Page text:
Procter & Gamble's (NYSE:PG) first-quarter earnings results are good enough to cure acid reflux. Thanks to help from new products such as the heartburn drug Prilosec, the stock moved to a three-year high this morning.

The consumer products giant earned $1.26 per share, up 21% from the year before. Net sales increased by 13%, and organic sales -- which exclude acquisitions, divestitures, and the foreign exchange impact -- were up 7%. What's more, gross margin increased by a significant 180 basis points, not including restructuring charges.

While most of the company's categories were strong performers, the Prilosec story is the most compelling. Several months ago, P&G took a chance by entering into a licensing agreement with the drug's original maker, AstraZeneca (NYSE:AZN). After a dosage and labeling adjustment, the FDA agreed to allow the companies to market Prilosec without a prescription.

The move did not sit well with competitors Johnson & Johnson (NYSE:JNJ) and Merck (NYSE:MRK), which suddenly saw stiff competition for Pepcid and other products. The two filed a lawsuit last month, accusing P&G of false advertising.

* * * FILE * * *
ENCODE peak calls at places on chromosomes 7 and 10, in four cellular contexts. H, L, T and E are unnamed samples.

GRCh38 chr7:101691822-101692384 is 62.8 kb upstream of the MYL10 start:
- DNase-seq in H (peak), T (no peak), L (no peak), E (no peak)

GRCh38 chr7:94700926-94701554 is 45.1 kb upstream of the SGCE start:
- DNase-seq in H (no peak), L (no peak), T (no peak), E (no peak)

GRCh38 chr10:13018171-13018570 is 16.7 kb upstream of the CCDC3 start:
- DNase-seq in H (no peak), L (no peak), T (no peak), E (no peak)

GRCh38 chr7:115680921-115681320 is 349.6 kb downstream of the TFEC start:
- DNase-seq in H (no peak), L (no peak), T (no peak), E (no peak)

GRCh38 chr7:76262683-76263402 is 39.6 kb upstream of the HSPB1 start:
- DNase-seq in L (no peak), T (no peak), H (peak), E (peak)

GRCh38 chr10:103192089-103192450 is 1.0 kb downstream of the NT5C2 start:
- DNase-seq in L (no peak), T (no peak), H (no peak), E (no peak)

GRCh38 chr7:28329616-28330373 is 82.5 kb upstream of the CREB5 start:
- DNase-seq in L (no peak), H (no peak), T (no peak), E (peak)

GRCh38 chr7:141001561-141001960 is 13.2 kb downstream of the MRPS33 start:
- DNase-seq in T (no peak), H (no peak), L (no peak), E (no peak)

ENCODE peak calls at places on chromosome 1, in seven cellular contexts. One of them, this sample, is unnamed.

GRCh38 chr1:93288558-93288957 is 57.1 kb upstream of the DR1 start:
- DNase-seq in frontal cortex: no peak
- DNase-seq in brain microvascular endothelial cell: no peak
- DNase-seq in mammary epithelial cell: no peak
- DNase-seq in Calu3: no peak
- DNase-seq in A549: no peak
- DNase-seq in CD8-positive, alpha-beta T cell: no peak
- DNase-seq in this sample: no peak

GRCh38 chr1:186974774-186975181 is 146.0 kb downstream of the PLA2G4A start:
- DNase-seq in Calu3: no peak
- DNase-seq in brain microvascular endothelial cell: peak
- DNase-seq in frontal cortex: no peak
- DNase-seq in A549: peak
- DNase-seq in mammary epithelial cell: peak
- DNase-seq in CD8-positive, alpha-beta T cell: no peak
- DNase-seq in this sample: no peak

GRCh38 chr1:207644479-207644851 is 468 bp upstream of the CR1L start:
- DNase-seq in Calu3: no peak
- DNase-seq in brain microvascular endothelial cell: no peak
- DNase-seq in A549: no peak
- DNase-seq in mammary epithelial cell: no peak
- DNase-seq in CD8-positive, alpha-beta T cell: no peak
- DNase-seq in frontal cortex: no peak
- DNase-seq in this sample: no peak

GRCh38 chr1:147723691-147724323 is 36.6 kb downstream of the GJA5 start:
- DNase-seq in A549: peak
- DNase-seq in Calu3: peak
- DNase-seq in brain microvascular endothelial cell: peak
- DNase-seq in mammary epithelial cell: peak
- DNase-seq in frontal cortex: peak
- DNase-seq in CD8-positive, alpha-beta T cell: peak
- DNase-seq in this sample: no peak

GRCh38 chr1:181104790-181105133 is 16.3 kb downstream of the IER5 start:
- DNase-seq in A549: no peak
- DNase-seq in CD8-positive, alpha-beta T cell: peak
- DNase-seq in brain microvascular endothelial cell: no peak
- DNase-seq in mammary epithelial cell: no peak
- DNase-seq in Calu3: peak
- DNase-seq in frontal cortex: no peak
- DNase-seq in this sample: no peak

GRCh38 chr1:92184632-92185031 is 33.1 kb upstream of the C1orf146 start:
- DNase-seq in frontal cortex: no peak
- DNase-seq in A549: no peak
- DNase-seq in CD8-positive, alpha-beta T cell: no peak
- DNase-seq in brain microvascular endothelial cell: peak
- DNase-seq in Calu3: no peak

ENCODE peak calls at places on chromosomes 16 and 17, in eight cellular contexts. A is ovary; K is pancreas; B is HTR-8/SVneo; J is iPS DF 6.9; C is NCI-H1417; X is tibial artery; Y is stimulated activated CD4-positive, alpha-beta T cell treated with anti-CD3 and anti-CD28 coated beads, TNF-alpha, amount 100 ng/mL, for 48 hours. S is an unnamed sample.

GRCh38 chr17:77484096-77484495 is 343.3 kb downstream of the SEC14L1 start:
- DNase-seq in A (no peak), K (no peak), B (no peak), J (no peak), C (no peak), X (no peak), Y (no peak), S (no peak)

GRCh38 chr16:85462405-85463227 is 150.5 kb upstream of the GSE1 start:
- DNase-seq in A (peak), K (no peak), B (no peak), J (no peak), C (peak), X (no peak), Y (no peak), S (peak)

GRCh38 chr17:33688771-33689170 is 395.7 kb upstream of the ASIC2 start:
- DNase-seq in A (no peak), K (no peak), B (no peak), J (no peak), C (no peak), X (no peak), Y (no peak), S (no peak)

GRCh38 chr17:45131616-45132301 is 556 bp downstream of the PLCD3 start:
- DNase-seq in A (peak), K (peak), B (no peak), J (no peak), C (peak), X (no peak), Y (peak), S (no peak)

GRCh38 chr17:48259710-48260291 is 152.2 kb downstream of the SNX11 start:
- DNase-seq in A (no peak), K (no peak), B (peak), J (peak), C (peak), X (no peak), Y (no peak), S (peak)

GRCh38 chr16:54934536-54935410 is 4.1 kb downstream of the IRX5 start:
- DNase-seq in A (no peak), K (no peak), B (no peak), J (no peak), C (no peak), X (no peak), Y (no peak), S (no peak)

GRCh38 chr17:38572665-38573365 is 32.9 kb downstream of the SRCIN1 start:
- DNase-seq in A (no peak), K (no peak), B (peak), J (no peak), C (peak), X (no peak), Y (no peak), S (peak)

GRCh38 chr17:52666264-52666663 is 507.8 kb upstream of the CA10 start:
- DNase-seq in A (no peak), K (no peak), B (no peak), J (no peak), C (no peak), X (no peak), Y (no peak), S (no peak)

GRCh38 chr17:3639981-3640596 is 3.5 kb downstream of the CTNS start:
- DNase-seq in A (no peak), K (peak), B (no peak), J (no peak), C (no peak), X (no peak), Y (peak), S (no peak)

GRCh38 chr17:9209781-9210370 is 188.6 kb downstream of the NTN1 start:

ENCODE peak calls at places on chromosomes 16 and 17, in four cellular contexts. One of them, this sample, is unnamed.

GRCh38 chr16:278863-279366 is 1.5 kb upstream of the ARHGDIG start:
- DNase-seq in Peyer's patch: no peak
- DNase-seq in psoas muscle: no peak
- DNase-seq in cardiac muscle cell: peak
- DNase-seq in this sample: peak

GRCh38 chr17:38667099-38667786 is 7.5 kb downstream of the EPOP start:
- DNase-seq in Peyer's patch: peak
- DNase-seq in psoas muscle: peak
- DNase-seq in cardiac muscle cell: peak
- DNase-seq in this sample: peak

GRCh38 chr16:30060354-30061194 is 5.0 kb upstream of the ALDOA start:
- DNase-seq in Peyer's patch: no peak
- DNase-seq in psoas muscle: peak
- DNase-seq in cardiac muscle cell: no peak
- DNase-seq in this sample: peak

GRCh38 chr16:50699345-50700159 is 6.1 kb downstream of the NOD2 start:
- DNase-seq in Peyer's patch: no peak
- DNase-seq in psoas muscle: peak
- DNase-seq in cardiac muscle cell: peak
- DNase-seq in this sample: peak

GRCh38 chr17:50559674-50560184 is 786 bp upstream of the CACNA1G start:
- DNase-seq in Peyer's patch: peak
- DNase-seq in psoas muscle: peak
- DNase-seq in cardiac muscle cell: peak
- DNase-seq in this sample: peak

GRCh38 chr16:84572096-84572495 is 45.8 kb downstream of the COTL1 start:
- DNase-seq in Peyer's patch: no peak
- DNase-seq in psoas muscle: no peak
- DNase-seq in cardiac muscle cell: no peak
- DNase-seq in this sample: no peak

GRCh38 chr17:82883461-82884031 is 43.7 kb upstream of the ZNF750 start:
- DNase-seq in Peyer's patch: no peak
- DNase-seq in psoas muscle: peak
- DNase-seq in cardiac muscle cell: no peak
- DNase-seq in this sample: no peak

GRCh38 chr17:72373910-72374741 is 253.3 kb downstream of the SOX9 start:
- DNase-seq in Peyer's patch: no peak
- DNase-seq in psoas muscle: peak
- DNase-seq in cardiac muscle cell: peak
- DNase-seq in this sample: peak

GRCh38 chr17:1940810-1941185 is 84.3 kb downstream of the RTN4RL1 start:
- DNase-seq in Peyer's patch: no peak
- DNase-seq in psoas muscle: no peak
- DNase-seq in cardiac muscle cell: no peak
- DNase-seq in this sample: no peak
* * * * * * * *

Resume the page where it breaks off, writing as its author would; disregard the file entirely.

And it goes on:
That didn't stop what is by all accounts an extremely successful Prilosec rollout. In today's conference call (transcript provided by CCBN StreetEvents), CEO A.G. Lafley called it " the obvious highlight of the quarter," which could have produced even stronger results. It sold "faster than anybody thought it would. So, we have a supply chain system that just isn't perfect."

What can we expect from the drug in the future? "We're all smiling here," Lafley said, "because there has been a lot of discussion about Prilosec potential over the last week, as you might imagine. We are not going to know until we get enough initial trials with enough heartburn sufferers and more importantly, until we get enough repurchase."

But the conference call seems to indicate that sales will likely be well above the initial estimates, as management is already looking at the $200 million to $400 million range for the first year alone.

That's a lot of purple pills.